Doctor Faustus

Reviewer's rating

Would you make a deal with the devil to trade 24 years of fun for an eternity of torment? That is the question at the heart of Marlowe’s play that explores the depths of human depravity, the heights of our emotions and ambitions, and the deals we are willing to make to extend both.

Doctor Faustus is a raucous, knockabout, and high-energy production that never shies away from its earthier elements. There is blood and gore aplenty as well as highly sexualised behaviour and imagery. It is not all in the best possible taste, but it is enormous fun. Of what little I know of Christopher Marlowe, I feel he would have liked it.

The production incorporates musical numbers, mystical elements, and an array of styles from farce to high art and generally, does so well. The Seven Deadly Sins musical number was particularly engaging with a number written by composer Bobby Locke that was simplistic (sample lyric: I’m a sexy, sexy sin) but catchy as – well – hell! And the scene where the pope and his acolytes were made to dance the Hokey Cokey was not just funy, but reminiscent of other pop culture examples (I am thinking particularly here of the Banana Boat Song scene in Beetlejuice, which I am sure Director Ricky Dukes must have been referencing) to speak well to a modern audience.

The whole production rests on the shoulders of the good Dr. Faustus himself played admirably by Jamie O’Neill who has the presence to carry a show in which he was never offstage. For me, though, the standout performance was the devilish David Angland as Mephistopheles. He turned in a performance that was as believable when he was a put-upon servant to his temporary master’s whims and when he was a playful sprite, toying with the inflated ego of his human prey. Equal parts taciturn and powerful Angland truly delivered someone you could see leading you into temptation.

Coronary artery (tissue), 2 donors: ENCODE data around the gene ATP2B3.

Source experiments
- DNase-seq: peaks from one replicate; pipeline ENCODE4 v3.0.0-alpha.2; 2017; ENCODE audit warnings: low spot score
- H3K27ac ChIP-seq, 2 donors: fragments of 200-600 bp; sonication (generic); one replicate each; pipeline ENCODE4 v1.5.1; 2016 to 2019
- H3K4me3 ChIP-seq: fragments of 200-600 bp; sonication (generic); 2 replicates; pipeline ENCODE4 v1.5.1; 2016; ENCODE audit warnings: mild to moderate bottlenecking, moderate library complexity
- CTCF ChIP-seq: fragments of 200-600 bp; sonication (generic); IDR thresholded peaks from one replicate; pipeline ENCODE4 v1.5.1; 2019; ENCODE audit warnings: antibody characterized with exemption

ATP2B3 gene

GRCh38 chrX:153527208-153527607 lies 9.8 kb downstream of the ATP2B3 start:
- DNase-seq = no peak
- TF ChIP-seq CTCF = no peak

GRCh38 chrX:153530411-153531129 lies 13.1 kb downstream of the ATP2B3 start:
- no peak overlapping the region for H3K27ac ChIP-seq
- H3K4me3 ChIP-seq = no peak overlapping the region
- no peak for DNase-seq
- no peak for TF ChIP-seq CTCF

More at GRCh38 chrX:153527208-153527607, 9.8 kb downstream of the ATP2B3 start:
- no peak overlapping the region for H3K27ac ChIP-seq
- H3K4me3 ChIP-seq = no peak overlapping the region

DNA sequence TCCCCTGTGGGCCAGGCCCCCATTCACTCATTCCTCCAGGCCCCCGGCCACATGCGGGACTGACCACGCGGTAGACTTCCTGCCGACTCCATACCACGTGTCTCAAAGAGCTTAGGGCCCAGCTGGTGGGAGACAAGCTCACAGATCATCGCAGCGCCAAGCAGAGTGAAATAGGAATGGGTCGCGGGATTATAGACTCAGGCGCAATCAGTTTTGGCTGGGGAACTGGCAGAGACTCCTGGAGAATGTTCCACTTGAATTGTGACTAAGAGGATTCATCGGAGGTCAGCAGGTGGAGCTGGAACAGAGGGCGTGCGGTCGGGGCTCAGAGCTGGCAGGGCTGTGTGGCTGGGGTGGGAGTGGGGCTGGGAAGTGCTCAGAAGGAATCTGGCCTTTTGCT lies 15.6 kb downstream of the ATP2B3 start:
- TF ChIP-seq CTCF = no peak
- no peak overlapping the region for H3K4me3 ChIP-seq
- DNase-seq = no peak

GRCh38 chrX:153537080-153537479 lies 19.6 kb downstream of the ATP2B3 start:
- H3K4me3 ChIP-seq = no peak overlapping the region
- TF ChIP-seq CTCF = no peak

The play’s world was exceptionally well served too by the set, designed by Sacha Corcoran. The intricacy of the back wall collage gave depth to the depravity that Faustus had sunk to before we joined his story, as well as texture to a world of demons and necromancy. The simplicity of the three-desk setup also worked well as these became everything from a demonic circle t the dinner table of the pope.

The play felt a little disjointed and out of order at times. We saw most of Faustus having his fun with his pact towards the end, and more of his horror at the beginning. This didn’t always quite work as a way of building and maintaining dramatic tension.

The complexity of staging a play about religious morality and questions in a secular age is not to be underestimated. Modern audiences are less likely to take questions of god and the devil as literally as those watching the play originally presented. But this does not mean that we cannot understand the meaning of temptation – or the bargaining we all make between short-term gratification and long-term payoff. The most affecting part of the scr0pt for me was when Faustus was trying to bargain an endpoint to his eternal torment of “a thousand or even a hundred thousand years” so daunting is the notion of forever.

This is a highly entertaining and extremely accessible production of this classic play. The time skipped by in a whirl of colour, blood, sex, and action. Never boring, even if occasionally a little baffling, Lazarus productions have once again managed to breathe life into a once-dead play.